-The possibility of the sudden onset of mental health symptoms, particularly in the first few weeks after childbirth (for example, in bipolar disorder)
-The need for prompt treatment because of the potential effect of an untreated mental health problem on the fetus or baby
-The risk or harms to the woman and the fetus or baby associated with stopping or changing a treatment.
(New recommendation.) [Based on epidemiological evidence, low to moderate quality observational study evidence, and the experience and opinion of the GDG]
Starting, using, and stopping treatment
Before starting any treatment in pregnancy and the postnatal period discuss with the woman the higher threshold for starting psychotropic drugs because of the risk-benefit ratio at this time (the impact on the fetus or baby and the mother) and the likely benefits of a psychological intervention. (New recommendation.) [Based on RCTs of psychological and pharmacological interventions and the experience and opinion of the GDG]
If a pregnant woman has taken psychotropic drug(s) with known teratogenic risk at any time in the first trimester:
-Confirm the pregnancy as soon as possible
-Explain that stopping or switching the drug after pregnancy is confirmed may not remove the risk of fetal malformations
-Offer screening for fetal abnormalities and counselling about continuing the pregnancy
-Explain the need for additional monitoring and the risks to the fetus if she continues to take the drug.
(New recommendation.) [Based on low and moderate quality observational study evidence and on the experience and opinion of the GDG]
Seek advice from a specialist if there is uncertainty about the risks associated with specific drugs. (New recommendation.) [Based on the experience and opinion of the GDG]
Tricyclic antidepressants, selective serotonin reuptake inhibitors, (serotonin)-noradrenaline reuptake inhibitors
Take the following into account when choosing antidepressant drugs:
-The woman’s previous response to treatment with these drugs
-The stage of pregnancy
-What is known about the reproductive safety profile (for example, any risk of cardiac fetal abnormalities and persistent pulmonary hypertension in the newborn baby)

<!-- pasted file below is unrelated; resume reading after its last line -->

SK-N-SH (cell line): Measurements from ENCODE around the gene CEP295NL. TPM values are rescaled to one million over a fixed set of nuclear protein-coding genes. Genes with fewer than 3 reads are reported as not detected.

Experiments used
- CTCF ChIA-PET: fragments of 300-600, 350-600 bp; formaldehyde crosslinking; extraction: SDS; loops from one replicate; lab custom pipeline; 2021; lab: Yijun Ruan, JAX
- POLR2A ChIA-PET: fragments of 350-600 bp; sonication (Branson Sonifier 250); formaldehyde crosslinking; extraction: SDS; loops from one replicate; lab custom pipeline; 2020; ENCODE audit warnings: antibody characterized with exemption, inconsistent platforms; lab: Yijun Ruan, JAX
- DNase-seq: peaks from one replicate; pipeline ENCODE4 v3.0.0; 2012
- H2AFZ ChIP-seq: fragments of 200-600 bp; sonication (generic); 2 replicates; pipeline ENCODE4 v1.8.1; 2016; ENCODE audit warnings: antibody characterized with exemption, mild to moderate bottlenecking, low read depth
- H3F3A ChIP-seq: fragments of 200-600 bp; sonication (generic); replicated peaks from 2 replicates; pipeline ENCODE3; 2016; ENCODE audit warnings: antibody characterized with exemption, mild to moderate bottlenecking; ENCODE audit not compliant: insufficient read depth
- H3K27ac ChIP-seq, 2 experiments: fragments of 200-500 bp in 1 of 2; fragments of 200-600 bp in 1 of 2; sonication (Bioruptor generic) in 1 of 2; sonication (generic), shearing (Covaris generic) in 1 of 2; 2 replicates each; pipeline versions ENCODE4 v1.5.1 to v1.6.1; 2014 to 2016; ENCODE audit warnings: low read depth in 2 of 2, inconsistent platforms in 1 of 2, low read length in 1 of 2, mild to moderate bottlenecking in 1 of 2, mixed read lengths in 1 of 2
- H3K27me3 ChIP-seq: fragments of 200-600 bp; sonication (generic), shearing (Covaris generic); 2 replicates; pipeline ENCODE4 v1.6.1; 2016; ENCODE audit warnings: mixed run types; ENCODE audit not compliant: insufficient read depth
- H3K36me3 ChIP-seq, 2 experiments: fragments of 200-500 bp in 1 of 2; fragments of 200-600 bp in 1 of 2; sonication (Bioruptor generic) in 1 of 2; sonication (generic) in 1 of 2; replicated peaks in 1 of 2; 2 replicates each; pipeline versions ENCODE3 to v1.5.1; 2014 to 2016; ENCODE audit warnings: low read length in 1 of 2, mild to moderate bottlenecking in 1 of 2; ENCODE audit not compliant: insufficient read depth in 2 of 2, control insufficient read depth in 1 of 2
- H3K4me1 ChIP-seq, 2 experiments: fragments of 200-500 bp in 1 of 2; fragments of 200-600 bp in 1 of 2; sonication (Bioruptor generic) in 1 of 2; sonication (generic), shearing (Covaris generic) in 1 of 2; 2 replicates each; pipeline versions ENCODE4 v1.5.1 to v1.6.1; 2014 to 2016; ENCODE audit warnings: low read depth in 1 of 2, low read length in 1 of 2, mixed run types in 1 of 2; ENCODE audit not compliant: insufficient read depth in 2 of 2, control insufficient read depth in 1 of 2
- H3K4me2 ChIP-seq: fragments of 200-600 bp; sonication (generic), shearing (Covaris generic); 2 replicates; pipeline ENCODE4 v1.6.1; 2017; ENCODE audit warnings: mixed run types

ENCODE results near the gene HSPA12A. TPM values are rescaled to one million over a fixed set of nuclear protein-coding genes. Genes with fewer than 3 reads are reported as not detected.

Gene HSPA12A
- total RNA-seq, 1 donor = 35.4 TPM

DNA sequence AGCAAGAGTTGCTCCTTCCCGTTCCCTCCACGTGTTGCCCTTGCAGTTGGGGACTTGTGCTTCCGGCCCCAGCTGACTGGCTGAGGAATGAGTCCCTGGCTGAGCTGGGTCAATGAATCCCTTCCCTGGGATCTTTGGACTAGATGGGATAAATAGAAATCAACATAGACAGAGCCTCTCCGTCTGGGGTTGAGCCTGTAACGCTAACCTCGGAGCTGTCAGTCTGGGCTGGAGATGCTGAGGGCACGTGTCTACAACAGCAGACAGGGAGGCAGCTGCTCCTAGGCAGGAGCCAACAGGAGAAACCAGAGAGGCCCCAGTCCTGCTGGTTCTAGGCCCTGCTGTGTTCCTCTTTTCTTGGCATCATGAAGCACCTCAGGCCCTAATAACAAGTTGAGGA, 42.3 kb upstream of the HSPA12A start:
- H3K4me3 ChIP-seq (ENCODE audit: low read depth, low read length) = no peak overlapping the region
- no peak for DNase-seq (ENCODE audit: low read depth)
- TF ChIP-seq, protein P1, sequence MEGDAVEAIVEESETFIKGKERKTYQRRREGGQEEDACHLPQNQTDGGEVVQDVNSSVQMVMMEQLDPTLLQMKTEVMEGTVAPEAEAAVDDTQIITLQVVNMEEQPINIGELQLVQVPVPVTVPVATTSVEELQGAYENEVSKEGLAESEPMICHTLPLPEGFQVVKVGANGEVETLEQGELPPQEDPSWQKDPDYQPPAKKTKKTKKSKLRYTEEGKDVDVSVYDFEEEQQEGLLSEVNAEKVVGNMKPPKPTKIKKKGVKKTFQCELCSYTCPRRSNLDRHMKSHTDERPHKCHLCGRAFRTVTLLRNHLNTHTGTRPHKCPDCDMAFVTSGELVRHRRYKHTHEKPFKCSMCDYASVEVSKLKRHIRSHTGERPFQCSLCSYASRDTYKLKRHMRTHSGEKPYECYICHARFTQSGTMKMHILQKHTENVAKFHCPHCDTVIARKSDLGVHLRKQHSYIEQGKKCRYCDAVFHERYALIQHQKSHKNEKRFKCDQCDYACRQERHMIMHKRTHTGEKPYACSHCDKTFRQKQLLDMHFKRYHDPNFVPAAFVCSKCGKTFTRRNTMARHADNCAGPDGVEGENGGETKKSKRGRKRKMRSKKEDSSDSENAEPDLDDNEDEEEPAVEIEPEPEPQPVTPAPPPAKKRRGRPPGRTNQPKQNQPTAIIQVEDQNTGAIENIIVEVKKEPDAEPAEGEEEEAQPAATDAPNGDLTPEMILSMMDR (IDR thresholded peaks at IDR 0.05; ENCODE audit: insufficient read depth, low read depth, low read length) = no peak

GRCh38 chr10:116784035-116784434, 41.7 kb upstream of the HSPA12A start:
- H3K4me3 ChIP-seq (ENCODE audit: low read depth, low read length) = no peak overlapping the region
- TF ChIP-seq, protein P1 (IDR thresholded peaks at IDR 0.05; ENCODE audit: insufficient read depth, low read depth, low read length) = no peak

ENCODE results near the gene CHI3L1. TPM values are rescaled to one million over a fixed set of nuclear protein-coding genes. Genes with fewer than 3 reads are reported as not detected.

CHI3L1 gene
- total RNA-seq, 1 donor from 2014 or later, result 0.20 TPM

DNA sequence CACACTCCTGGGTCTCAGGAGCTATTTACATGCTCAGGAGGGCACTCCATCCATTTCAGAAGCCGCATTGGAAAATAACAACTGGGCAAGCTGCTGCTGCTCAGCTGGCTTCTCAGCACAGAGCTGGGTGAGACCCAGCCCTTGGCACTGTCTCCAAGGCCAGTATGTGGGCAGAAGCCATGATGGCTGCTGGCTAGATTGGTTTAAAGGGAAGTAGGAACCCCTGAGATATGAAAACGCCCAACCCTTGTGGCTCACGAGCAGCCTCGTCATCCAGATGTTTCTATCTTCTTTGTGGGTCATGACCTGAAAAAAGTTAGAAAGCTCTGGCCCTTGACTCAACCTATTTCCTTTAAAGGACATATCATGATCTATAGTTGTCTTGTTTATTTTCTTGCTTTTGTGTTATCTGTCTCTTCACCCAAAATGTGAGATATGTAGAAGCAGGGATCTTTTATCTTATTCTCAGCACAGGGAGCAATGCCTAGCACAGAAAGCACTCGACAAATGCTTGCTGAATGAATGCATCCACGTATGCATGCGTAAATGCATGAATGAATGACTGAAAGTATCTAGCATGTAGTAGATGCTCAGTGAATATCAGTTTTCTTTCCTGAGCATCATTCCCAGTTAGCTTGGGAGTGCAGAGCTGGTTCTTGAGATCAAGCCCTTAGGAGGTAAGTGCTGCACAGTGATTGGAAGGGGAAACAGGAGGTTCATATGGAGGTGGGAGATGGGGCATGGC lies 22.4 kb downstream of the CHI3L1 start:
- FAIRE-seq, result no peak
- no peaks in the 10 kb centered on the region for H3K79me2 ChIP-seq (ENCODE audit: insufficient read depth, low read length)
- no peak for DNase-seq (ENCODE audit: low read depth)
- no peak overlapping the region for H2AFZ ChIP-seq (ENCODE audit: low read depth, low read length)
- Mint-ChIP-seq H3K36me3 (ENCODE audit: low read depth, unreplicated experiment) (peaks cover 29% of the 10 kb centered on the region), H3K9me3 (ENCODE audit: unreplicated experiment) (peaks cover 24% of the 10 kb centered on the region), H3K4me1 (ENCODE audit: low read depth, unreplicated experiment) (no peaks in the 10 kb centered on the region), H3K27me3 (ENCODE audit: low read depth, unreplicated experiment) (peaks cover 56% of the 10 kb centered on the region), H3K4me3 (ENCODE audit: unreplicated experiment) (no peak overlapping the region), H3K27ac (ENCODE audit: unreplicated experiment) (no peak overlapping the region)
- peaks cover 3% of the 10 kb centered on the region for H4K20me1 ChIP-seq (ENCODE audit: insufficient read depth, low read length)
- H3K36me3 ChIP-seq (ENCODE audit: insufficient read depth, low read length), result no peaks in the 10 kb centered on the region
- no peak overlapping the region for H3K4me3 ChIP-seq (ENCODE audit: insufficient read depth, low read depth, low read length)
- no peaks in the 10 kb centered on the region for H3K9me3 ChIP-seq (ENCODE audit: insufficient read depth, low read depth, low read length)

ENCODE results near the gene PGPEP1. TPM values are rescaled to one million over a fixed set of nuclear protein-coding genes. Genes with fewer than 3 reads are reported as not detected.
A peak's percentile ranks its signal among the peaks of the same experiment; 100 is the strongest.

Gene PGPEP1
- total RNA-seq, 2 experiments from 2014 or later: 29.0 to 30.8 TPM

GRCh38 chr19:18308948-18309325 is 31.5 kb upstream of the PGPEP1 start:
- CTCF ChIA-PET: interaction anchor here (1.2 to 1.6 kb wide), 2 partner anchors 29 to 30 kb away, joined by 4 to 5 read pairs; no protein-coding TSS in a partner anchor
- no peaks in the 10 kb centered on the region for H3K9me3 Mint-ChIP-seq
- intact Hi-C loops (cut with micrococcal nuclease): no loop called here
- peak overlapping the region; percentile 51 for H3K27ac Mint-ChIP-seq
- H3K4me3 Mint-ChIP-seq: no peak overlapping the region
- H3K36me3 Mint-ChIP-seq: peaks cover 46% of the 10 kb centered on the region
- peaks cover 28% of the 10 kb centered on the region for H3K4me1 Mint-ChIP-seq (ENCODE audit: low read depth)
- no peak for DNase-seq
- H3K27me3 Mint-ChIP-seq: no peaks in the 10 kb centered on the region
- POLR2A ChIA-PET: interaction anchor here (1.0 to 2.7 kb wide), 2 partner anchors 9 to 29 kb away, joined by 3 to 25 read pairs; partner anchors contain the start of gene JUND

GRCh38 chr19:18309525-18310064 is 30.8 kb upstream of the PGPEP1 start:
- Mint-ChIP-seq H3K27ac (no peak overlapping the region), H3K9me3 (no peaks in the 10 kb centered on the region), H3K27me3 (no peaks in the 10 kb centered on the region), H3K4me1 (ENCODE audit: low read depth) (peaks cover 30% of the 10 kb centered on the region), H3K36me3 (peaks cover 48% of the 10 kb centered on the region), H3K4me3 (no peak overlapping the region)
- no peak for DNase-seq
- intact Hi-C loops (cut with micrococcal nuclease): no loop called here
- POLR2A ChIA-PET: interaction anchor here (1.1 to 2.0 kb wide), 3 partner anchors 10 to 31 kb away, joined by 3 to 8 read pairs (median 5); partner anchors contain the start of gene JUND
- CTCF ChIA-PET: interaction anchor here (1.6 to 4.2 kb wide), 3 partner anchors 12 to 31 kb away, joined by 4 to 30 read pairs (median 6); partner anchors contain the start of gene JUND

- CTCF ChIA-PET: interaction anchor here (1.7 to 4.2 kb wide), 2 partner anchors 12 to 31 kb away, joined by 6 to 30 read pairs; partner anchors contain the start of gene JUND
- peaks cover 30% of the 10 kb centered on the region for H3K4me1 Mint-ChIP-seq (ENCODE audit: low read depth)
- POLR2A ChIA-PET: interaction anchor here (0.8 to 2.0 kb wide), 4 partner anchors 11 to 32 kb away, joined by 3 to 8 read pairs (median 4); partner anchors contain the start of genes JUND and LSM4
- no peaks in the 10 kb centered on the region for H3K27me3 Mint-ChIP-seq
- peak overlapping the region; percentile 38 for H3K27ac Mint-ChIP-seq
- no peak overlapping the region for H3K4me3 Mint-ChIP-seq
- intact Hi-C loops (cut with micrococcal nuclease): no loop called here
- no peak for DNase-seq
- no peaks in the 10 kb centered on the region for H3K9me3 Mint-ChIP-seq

-The uncertainty about whether any increased risk of fetal abnormalities and other problems for the woman or baby can be attributed to these drugs or may be caused by other factors
-The risk of discontinuation symptoms in the woman and neonatal adaptation syndrome in the baby (usually mild and self limiting adverse neurobehavioral effects such as irritability, sleep disturbance, or hypoglycaemia) with most antidepressants, in particular paroxetine and venlafaxine.
(New recommendation.) [Based on low and moderate quality observational study evidence and the experience and opinion of the GDG]
Considerations for women who experience traumatic birth, stillbirth, or miscarriage
Discuss with a woman whose baby is stillborn or dies soon after birth, and her partner and family, the options of seeing a photograph of the baby, having mementos of the baby, seeing the baby, or holding the baby. This should be facilitated by an experienced healthcare professional and the woman and her partner and family should be offered a follow-up appointment in primary or secondary care. If the baby is known to be dead in utero, this discussion should take place before the delivery. (New recommendation.) [Based on low quality cohort study evidence, moderate to high quality qualitative study evidence, and the experience and opinion of the GDG]